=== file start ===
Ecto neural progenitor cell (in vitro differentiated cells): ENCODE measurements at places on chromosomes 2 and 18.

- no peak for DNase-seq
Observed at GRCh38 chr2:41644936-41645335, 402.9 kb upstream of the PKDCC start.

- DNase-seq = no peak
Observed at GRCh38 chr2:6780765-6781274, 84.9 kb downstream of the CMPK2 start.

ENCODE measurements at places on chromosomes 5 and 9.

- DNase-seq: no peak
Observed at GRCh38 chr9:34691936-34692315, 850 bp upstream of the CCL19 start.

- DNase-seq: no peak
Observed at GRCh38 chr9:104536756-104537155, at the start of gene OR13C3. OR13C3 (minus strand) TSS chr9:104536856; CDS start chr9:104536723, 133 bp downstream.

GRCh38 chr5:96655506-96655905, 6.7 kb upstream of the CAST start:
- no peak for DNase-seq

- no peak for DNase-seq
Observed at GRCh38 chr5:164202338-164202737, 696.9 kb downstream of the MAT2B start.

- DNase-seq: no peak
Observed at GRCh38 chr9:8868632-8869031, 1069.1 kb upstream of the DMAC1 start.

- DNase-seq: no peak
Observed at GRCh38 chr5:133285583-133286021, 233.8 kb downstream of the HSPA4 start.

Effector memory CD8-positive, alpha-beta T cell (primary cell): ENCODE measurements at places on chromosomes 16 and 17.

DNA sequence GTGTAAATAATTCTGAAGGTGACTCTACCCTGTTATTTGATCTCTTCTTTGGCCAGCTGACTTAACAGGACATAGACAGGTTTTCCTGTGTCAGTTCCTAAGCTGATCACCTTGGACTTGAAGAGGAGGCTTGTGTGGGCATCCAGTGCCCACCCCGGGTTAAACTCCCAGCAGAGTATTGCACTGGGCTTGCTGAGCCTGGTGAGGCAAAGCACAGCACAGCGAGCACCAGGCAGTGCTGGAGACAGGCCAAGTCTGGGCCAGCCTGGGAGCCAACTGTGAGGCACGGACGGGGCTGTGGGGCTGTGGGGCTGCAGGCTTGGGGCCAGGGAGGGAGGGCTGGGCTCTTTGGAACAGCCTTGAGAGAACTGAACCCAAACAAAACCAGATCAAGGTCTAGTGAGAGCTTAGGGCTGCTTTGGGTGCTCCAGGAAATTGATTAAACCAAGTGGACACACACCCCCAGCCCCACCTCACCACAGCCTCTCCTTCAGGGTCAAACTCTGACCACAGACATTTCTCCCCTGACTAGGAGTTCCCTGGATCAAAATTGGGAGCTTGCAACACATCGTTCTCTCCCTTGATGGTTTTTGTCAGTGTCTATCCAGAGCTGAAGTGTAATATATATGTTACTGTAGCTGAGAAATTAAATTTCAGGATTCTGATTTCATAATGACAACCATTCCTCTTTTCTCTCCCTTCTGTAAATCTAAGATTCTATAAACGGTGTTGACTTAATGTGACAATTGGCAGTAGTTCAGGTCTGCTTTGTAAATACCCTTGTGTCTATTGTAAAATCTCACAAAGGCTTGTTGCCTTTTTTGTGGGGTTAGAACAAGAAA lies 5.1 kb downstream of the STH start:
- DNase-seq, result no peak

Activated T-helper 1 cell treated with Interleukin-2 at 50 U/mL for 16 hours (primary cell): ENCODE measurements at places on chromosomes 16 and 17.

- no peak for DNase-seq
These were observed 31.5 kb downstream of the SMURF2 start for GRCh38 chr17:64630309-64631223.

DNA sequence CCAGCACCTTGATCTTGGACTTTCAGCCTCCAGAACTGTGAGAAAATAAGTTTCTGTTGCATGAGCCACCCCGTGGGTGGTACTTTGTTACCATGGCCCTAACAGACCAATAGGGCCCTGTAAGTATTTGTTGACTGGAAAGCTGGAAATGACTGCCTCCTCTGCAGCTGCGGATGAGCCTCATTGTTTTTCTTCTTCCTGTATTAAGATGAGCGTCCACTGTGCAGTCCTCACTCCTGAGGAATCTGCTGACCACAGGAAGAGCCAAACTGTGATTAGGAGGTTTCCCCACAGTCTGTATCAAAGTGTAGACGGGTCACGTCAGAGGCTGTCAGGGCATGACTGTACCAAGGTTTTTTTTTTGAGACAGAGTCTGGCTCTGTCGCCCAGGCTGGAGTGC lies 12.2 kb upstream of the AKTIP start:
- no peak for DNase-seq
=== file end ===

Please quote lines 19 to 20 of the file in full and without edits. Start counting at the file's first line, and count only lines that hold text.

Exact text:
Effector memory CD8-positive, alpha-beta T cell (primary cell): ENCODE measurements at places on chromosomes 16 and 17.

DNA sequence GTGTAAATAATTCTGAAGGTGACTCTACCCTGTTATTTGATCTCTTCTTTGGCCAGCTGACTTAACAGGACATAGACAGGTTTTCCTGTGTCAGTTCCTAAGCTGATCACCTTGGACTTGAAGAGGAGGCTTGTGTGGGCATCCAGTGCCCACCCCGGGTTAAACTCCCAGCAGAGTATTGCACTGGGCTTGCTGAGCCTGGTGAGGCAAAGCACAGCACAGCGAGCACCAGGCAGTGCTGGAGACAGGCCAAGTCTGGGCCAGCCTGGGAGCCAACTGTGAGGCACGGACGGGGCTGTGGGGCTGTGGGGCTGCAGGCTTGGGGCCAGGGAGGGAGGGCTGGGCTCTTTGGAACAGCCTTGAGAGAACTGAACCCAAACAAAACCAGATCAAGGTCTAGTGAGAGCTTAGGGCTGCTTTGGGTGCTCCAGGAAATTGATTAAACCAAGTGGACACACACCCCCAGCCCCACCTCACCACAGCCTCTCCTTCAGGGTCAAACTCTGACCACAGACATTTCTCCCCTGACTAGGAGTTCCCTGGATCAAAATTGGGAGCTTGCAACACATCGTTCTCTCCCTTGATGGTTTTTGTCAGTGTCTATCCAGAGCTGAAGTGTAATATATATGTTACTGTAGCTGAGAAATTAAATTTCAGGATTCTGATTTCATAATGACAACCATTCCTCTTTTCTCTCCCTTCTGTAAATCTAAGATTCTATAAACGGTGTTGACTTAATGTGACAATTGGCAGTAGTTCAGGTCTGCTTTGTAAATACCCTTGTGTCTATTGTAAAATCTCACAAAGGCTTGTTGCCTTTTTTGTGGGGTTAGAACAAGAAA lies 5.1 kb downstream of the STH start: